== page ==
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Review of Xanadu at Southwark Playhouse, London

So with alert level set to pink and at camp factor ten, I ventured to the Southwark Playhouse for Xanadu. Originally produced on Broadway in 2007 it is perhaps surprising that a musical featuring the music of British born Jeff Lynne (Electric Light Orchestra) alongside John Farrar has taken so long to get to the stage in the UK. However those eight years have been worth the wait as this production for such a small London venue is of devastating quality, with a cast and crew at the top of their game and surely destined for the West End.

The film itself starring Olivia Newton-John and Gene Kelly is a rather average musical fantasy blessed  with a quality soundtrack. Therefore for the stage version it was perhaps wise to make this an outrageous comedy and send up (the many) flaws of the original film. Constantly poking fun at the film and indeed itself, this is one of the funniest stage productions I have had the pleasure to see. The reoccurring theme of Kira (Carly Anderson) having an Australian accent is a particular masterstroke, as is the rather strange sight of a singing cyclops. One of many, many magical moment and also features many things that simply shouldn't work but just do.

It helps that is features some excellent classic tunes delivered to perfection by the nine strong cast and four piece band. The songs from the actual film include the familiar Evil Woman, Strange Magic and of course Xanadu. While the musical includes a couple more Newton-John songs, Have You Never Been Mellow and added for this production, Physical, which features perhaps one of the most overtly gay experiences in the theatre you could ever see.

The cast are all sublimely brilliant, multi skilled in the extreme from singing, dancing, acting and yes, roller blading. The leads Carly Anderson and Samuel Edwards (Sonny) are both brilliant, with the former irritatingly (in a good way) over the top Aussie accent quite superb, as are their vocals, clean and crisp throughout. As already suggested this is one flawless cast, where the so-called smaller roles by Joel Burman, Nicholas Duncan, Emily McGougan and Micha Richardson are performed with such skill and overwhelming love of what they are doing that you cannot help but to love every minute.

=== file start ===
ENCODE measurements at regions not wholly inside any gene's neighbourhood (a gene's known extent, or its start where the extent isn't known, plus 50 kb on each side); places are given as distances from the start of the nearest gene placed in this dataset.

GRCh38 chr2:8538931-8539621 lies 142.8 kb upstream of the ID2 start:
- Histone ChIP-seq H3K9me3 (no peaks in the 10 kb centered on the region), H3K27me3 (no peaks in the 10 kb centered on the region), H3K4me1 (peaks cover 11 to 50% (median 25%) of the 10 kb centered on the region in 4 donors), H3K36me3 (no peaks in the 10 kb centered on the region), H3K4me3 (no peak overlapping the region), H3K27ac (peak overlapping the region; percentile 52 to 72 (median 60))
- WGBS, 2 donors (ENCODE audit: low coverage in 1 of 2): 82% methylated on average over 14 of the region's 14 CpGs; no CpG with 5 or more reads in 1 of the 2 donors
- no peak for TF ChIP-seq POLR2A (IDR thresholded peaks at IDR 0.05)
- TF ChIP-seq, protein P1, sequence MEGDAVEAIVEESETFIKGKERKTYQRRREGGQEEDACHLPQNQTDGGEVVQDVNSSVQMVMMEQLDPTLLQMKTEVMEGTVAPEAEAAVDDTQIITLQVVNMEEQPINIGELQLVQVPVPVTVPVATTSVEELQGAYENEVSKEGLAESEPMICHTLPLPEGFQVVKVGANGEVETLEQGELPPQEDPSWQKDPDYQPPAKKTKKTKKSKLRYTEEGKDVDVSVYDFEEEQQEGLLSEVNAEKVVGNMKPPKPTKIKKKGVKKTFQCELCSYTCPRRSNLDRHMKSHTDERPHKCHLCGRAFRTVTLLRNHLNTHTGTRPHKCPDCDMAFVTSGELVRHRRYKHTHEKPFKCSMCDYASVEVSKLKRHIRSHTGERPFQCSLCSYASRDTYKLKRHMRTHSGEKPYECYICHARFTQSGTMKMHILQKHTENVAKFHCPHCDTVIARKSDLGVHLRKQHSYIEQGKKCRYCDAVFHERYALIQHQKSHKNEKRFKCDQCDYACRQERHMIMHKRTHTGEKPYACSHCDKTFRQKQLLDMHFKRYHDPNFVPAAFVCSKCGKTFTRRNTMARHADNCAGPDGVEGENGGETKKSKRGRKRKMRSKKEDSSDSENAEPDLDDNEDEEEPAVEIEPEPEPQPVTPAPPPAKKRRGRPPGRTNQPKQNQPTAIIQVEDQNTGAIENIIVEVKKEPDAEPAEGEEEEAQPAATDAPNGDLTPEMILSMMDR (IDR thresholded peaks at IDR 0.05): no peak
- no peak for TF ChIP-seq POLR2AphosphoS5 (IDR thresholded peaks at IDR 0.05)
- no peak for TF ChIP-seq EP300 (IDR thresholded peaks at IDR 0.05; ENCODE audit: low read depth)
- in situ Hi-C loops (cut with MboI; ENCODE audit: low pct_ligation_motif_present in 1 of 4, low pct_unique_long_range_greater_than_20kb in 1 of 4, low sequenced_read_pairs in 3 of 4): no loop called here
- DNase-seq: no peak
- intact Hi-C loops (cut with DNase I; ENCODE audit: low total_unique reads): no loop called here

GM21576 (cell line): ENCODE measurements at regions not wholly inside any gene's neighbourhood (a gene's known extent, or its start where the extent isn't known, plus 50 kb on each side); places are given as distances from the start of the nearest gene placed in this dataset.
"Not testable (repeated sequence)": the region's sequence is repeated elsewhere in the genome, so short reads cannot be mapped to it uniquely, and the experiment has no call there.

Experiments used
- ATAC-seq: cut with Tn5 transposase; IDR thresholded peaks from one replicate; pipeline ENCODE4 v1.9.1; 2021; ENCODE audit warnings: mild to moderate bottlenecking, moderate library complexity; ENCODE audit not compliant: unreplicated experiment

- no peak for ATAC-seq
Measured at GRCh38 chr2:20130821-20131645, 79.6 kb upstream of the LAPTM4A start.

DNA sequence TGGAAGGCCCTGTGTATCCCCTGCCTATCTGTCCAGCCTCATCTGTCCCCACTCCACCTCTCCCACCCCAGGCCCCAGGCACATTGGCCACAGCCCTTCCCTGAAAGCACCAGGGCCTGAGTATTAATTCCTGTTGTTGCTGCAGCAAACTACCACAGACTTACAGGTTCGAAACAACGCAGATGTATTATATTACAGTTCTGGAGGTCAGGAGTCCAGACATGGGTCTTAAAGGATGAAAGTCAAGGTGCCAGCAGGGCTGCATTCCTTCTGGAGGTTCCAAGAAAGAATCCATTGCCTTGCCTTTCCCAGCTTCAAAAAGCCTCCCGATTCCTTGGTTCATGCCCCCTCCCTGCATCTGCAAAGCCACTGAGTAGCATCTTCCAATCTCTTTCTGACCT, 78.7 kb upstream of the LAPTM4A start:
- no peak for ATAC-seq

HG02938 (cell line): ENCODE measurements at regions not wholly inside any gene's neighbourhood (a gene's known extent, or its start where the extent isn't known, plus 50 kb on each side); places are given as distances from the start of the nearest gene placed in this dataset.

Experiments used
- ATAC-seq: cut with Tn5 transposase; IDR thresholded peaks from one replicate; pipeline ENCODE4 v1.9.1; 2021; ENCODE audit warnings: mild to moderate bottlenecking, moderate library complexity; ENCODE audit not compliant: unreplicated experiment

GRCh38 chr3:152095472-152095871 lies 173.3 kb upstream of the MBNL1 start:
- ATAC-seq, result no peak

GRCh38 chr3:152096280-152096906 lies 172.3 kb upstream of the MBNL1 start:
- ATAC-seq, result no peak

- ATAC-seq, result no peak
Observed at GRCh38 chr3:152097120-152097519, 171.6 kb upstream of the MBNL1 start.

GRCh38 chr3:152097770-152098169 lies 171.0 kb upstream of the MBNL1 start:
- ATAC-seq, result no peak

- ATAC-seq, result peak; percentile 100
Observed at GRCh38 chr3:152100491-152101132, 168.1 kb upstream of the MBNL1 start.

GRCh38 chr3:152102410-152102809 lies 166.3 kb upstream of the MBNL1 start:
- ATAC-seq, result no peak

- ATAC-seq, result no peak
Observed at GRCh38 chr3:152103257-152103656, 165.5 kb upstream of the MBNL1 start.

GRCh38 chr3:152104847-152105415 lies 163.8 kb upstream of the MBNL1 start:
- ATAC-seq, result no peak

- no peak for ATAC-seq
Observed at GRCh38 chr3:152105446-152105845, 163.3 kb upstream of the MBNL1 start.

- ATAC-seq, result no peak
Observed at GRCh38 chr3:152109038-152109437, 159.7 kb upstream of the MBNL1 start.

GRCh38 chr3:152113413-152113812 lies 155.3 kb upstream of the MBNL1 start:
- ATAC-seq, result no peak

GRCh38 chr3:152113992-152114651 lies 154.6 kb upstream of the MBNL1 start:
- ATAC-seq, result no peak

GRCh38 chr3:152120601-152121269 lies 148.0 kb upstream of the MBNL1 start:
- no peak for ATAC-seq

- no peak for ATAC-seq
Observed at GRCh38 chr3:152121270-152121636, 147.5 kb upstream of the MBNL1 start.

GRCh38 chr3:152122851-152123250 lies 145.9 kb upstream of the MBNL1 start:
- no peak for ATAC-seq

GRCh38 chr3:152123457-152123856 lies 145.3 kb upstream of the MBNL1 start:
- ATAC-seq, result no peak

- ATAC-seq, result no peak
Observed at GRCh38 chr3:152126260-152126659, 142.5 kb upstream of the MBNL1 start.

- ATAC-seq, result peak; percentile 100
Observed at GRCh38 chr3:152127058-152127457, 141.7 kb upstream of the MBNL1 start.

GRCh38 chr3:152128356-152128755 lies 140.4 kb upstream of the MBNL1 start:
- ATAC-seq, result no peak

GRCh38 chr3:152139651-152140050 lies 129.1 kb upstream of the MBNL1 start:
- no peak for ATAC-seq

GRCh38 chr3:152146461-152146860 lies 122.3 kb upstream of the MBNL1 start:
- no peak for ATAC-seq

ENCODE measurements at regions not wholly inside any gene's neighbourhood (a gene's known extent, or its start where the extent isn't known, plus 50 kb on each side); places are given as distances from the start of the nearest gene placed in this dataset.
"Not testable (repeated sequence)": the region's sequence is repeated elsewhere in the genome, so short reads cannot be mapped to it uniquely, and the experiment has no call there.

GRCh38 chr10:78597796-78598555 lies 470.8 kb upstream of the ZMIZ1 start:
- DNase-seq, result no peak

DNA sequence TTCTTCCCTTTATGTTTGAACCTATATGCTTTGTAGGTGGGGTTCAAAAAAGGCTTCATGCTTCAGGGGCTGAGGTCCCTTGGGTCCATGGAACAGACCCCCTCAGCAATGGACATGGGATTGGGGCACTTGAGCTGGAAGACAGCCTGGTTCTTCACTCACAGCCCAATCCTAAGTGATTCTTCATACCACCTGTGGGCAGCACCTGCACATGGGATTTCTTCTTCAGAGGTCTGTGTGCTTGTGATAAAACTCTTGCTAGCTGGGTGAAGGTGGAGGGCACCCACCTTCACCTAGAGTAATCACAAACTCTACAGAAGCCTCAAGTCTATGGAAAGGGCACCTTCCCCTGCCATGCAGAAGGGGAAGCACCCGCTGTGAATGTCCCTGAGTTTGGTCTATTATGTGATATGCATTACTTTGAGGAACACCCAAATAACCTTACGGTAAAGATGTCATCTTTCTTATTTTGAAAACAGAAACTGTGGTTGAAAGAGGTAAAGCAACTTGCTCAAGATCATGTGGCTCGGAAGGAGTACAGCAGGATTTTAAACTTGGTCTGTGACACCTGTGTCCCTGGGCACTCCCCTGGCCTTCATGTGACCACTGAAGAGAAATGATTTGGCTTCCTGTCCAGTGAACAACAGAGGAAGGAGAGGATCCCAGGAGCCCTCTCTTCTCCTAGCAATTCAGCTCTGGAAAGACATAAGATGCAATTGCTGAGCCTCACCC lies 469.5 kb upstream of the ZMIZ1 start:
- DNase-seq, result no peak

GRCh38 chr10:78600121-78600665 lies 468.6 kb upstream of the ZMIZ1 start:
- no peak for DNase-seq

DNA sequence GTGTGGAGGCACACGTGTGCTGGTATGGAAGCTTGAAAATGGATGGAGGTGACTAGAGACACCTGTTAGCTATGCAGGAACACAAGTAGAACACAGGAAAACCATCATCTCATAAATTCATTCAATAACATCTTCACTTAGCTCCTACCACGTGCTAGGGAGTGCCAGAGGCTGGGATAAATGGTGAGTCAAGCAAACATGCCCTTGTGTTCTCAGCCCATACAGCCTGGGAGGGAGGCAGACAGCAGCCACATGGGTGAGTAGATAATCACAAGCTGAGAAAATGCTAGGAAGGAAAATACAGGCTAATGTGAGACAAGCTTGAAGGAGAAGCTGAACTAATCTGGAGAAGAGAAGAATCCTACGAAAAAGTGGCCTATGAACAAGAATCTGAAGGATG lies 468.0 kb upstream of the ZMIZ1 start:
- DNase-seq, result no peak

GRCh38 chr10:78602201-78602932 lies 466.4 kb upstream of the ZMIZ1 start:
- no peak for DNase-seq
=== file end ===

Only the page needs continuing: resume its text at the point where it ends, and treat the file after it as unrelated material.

Nigel Barber in the Gene Kelly role of Danny at first appears to bring the authoritative figure to the show, but soon with his tie firmly tied around his head he has given in to the love of utter madness. Also teetering on that edge is a quite brilliant Alison Jiear as Melpomene. Quite brilliant and very upfront with the front row. Those stares during Evil Woman will perhaps haunt me for many a day. There were actually a mix of moments during the show where I was both sad and happy to be in the slightly safer second row, however with the venue so intimate, you constantly felt within the action at all times. It is a shame perhaps that this is one thing that may be lost in a larger venue.

Back to the cast and my favourite had to be Lizzy Connolly as Calliope, comically brilliant in delivery and movement, and with no disrespect to the others as this was a top notch cast, I could have watched her all night. Also that cast restriction line and Connolly's reaction was quite superb.

Indeed the book from Douglas Carter Beane is a stunningly brilliant feast of entertainment throughout and where this production lives and breathes and gives the performers so much glorious material to work with. I have rarely felt the need to stand at the end of a production, but for Xanadu I happily rose with the capacity audience and applauded till my hands were raw and the cast had roller bladed from our sight. Quite, quite brilliant and when the West End transfer happens, which it most surely must, get your tickets, this is one place that you must dare to go. I myself would happily be there eternally.

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Performance viewed: Monday 16th November, 2015 at the Southwark Playhouse, London

Xanadu runs until Saturday 21st November, 2015. Details here: http://southwarkplayhouse.co.uk/the-large/xanadu/


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